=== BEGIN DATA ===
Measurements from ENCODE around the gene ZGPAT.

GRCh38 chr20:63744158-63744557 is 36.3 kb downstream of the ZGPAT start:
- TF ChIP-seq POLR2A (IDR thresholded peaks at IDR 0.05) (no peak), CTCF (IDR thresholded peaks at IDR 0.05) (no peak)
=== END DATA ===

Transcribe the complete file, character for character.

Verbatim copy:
Measurements from ENCODE around the gene ZGPAT.

GRCh38 chr20:63744158-63744557 is 36.3 kb downstream of the ZGPAT start:
- TF ChIP-seq POLR2A (IDR thresholded peaks at IDR 0.05) (no peak), CTCF (IDR thresholded peaks at IDR 0.05) (no peak)